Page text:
As a tying PAT was about to be kicked, ODU was flagged for unsportsmanlike conduct for excessive celebration. Fifteen yards made the PAT a 35-yarder. The kick missed by an inch. Game over.
Ohio State has announced that despite being tossed from the football team for rotten behavior, including the since-deleted tweet, “fucc Ohio State,” linebacker K’Vaughan Pope will be allowed to remain in school to continue “his progress toward graduation.”
Graduation? He doesn’t even seem able to spell.
For Notre Dame football partner NBC to excitedly report that Brian Kelly has surpassed Knut Rockne as the school’s winningest football coach was to ignore significant context.
For starters, Rockne’s teams played nine or 10 games per season. Kelly’s have played 13.
But plenty more of those types of extra games coming from TV during MLB’s postseason.
Brokers make fans go broke
Though the NFL was unable to explain why hundreds of tickets allocated to the Packers for Super Bowl 31 between the Patriots-Packers in 1997 wound up directly in the hands of a Dallas ticket broker, tickets to the Jan. 28 Henrik Lundqvist number-retirement game in the Garden immediately landed in the hands of brokers selling them for many times over face values.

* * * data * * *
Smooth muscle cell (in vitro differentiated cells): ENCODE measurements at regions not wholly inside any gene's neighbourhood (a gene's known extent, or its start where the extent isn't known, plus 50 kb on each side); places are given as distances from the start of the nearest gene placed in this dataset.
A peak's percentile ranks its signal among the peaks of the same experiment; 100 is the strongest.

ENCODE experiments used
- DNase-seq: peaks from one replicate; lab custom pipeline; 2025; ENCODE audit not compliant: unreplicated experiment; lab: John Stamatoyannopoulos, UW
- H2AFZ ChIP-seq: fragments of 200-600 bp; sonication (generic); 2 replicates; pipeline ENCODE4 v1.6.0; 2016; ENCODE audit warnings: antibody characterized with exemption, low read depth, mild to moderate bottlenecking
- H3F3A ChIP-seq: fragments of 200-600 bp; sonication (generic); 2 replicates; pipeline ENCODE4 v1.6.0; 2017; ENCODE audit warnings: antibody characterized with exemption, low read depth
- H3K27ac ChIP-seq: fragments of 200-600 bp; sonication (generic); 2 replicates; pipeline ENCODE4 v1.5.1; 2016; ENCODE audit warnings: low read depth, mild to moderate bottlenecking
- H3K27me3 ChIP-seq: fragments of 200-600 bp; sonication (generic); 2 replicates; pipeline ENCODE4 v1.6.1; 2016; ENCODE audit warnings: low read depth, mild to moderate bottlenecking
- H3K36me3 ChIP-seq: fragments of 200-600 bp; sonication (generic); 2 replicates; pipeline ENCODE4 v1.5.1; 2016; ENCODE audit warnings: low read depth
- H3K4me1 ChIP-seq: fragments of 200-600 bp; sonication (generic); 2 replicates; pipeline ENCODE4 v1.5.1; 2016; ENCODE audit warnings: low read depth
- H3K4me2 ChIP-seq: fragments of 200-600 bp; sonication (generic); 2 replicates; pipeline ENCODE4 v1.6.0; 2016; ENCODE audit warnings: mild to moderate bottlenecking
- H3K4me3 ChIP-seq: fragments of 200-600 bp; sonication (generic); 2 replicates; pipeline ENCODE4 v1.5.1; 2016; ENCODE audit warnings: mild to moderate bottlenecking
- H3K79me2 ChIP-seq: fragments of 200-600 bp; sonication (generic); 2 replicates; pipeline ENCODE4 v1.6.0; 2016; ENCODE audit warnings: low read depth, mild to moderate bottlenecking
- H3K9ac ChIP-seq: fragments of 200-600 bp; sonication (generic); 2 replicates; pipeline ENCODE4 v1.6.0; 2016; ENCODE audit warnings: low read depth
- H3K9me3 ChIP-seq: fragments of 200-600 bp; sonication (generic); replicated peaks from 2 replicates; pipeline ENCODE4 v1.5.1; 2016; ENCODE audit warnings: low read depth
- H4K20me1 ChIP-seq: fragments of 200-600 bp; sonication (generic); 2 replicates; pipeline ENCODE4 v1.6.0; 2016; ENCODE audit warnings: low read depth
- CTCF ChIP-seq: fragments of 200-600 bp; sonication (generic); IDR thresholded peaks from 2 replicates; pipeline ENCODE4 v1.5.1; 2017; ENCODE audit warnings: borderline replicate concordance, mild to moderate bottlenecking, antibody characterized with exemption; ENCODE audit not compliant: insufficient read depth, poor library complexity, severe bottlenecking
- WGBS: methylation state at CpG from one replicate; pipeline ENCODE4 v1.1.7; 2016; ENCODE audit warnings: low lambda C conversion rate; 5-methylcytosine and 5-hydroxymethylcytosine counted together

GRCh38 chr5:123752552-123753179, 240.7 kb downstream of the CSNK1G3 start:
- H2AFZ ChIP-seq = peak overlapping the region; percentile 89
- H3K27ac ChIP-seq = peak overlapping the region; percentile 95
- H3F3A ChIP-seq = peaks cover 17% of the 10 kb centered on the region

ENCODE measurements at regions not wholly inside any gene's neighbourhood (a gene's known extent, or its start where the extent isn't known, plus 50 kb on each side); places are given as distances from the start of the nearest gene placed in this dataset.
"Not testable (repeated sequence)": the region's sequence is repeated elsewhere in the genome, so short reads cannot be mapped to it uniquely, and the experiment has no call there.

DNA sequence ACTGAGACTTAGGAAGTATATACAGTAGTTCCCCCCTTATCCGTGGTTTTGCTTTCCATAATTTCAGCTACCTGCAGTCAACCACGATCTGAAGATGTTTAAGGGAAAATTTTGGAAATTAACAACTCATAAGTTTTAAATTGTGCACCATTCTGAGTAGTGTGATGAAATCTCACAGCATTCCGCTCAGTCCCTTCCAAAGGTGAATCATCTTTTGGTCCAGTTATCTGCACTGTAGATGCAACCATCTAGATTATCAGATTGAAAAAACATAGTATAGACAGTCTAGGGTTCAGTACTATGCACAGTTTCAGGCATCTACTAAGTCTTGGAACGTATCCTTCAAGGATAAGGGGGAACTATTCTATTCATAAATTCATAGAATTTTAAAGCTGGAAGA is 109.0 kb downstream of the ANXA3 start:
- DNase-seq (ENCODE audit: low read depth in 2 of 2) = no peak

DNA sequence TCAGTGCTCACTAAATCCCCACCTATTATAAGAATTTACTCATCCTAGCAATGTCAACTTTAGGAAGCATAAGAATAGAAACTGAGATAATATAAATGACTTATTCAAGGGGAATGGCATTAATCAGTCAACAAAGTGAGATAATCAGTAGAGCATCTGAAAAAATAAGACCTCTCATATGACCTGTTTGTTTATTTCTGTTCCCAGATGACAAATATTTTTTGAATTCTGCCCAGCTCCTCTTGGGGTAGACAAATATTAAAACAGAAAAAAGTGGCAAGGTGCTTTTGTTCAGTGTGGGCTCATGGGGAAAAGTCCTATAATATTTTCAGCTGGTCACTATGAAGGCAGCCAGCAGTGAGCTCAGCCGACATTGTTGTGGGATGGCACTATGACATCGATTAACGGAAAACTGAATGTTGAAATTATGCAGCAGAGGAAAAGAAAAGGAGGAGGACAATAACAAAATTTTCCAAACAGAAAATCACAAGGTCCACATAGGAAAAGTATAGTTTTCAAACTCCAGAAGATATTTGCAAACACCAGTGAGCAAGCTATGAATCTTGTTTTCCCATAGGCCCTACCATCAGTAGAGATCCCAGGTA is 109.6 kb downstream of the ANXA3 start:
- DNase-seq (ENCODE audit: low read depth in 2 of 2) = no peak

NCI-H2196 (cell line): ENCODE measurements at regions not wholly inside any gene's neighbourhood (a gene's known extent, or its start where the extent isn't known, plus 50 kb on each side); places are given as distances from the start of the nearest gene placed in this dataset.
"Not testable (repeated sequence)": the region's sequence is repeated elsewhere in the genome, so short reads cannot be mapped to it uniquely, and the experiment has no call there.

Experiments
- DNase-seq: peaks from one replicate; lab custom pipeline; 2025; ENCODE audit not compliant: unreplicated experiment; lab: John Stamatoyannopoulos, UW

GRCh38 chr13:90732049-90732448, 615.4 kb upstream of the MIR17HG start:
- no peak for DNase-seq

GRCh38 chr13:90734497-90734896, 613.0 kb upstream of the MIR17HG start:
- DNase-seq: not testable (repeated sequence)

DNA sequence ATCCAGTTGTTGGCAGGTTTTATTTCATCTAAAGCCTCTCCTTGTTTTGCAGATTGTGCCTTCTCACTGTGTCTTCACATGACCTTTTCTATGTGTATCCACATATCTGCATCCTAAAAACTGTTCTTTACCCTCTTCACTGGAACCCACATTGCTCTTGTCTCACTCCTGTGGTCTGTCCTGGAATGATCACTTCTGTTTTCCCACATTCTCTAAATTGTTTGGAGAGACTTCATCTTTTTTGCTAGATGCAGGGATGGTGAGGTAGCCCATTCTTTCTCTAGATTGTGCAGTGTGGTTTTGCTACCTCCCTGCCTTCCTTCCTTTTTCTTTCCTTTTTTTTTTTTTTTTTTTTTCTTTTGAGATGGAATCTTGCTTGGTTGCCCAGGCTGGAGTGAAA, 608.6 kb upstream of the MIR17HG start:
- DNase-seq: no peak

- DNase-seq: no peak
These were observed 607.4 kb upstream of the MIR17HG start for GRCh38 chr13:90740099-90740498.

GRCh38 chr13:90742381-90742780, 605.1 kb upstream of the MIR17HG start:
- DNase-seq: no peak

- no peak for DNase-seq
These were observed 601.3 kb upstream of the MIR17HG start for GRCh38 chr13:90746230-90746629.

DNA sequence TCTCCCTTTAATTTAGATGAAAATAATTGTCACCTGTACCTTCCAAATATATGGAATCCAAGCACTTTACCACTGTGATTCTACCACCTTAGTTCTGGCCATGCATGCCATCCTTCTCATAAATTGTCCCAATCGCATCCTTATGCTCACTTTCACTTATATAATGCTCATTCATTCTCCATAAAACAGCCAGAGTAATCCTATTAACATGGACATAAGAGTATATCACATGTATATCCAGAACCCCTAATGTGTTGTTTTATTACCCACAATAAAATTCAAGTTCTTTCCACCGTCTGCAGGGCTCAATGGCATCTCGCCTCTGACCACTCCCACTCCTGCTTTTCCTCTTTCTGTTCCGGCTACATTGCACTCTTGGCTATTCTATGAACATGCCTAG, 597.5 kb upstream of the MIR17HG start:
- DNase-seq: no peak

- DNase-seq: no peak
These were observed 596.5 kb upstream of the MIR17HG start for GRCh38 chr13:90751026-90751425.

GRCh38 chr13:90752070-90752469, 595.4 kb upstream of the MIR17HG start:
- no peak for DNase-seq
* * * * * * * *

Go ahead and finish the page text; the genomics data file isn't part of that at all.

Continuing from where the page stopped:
If there’s a record for being pulled after entering the game then striking out the side, it belongs to Yankees reliever Clay Holmes, on orders of Aaron Boone.
With Falcons-Giants over, Fox on Sunday cut to the end of the Cardinals’ win over the Jaguars. Good. We could see how Urban Meyer looked at 0-3. But when the game ended, Fox showed Cards players dancing.
Here’s my offer: If Drew Brees, now shamelessly shilling for an NBC-partnered sports gambling operation in TV ads, truly believes that parlay bets are good wagers, I’ll book all of his — at the same odds offered by his guys.
It’s all so tired, so mindlessly repetitive. TV has replaced the worthwhile with the worthless, no end in sight. Sunday, after Atlanta defensive end Grady Jarrett sacked Daniel Jones, Fox was less focused on how he did it than showing slow-motion replays of Jarrett in full, post-tackle, self-love mode.
Based on what was heard from the field before a snap Sunday, the Giants have replaced “Omaha! Omaha!” with, “What’s the play!? What’s the play!?”